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the magic of montemaggiore Print
Written by Nikitas Magel   

Montemaggiore Vineyard, AerialAnd that's one of the tough things about winemaking that's really hard for me to get used to.  I'm used to solving problems: you see a problem, you solve it; put out a new release of software; work on it harder, think about it, ask people.  But in the case of wine, there are some things that are just better left to work themselves out.

NM:  Making peace with the process, allowing it to unfold on its own, and seeing where it takes you.  Is there any other significant life lesson that you've learned from making wine?

LC:  The one thing that I think I've learned is not just from making wine but from being in the wine business with my husband, who has a very different approach to life than I do.  I'm very German, very analytic, and the type who can fix anything if I work hard at it, whereas Vince is very Italian, very laid back, and the type for whom life is for enjoying.  I might want to spend every single available moment out in the vineyard making it absolutely perfect, but you just can't do that when you have a business and are trying to produce something in any sort of viable quantity.  So, from a combination of managing the vineyard, making the wine, and running a business from it all, you always have to be asking yourself, "Am I enjoying life?  Am I having fun?"  Because that's what it's all about.  Otherwise you can work too hard and make life miserable for yourself and your family.  I mean, the wine business is already a lot of hard work: we might project this image of sitting under the trees, enjoying food and wine, with not a care in the world, but that's just an image; it's not reality.  Making wine is hard work, so you have be sure you're also enjoying it and enjoying life.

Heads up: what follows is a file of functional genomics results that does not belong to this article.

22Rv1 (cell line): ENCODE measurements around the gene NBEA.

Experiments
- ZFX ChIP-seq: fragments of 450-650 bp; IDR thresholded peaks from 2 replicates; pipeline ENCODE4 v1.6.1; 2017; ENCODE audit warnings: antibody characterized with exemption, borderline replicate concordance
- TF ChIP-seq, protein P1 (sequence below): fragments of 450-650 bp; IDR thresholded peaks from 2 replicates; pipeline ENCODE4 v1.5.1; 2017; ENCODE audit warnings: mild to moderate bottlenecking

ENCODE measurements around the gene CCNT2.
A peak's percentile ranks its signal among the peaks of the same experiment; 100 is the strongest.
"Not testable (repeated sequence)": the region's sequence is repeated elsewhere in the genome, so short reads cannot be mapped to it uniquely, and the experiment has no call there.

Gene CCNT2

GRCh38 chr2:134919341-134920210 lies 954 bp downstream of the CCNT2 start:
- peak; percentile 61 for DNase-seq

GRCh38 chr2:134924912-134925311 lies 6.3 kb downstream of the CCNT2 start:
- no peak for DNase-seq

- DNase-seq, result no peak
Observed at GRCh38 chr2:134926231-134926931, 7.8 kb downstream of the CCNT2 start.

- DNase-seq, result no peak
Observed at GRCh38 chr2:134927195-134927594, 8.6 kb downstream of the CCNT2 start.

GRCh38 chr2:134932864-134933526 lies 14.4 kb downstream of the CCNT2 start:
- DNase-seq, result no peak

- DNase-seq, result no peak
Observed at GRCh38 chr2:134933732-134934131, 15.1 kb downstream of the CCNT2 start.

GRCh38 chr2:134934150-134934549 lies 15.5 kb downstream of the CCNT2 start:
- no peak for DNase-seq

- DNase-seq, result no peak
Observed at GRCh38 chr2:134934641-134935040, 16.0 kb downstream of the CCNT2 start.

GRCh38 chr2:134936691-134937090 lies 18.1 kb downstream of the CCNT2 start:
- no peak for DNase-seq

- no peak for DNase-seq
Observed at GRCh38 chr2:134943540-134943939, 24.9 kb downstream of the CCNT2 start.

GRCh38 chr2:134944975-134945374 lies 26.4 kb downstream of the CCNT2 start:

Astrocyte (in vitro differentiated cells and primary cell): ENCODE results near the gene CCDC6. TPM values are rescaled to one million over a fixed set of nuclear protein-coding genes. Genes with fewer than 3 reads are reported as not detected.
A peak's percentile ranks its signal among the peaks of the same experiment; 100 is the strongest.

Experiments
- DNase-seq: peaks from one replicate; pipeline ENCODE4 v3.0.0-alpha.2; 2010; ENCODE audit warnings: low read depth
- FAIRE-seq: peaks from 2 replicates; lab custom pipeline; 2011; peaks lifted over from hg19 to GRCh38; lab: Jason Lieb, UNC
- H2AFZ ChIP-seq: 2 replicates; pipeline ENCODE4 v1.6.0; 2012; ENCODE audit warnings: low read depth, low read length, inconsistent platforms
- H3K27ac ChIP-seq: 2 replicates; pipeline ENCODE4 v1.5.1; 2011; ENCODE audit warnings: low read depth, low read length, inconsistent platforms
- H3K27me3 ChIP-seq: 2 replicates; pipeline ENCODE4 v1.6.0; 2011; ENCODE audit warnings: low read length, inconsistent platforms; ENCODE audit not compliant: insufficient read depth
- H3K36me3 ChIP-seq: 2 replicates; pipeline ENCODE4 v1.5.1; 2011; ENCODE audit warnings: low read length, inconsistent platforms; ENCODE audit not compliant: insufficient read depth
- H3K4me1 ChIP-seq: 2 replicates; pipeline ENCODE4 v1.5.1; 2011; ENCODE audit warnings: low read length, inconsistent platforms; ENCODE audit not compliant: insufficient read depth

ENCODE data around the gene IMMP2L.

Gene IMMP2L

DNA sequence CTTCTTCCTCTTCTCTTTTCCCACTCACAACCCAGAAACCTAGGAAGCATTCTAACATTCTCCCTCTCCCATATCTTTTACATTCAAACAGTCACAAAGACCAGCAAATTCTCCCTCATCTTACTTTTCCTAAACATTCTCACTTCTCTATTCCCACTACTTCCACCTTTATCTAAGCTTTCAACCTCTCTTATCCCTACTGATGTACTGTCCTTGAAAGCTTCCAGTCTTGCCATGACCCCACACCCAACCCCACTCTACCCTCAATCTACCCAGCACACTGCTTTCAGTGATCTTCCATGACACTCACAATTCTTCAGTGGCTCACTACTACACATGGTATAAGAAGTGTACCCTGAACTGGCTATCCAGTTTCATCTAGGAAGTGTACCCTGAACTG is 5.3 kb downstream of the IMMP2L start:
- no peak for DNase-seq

It is said that the challenges we come across in our lives are tailored precisely to where we need them the most in order to grow as human beings.  The same could be said of Lise Ciolino in her second career as winemaker, coming from her first one wherein she held a vastly different role as computer scientist.  Much of the concrete thinking, pragmatism, and empiricism that are valuable assets in building technology can actually confound the practices of viticulture and enology, as they deal with a dizzying myriad of variables in the natural domain and are therefore prone to influences beyond our direct control.  Understanding that these influences have a language and set of rules of their own is perhaps the most important step in crafting truly great wines like those of Montemaggiore's.  Hearing the story of how Lise and her husband Vince continue to evolve in that process was truly inspiring.  To learn more about their story and taste the fruits of their labor, visit Montemaggiore online.  v

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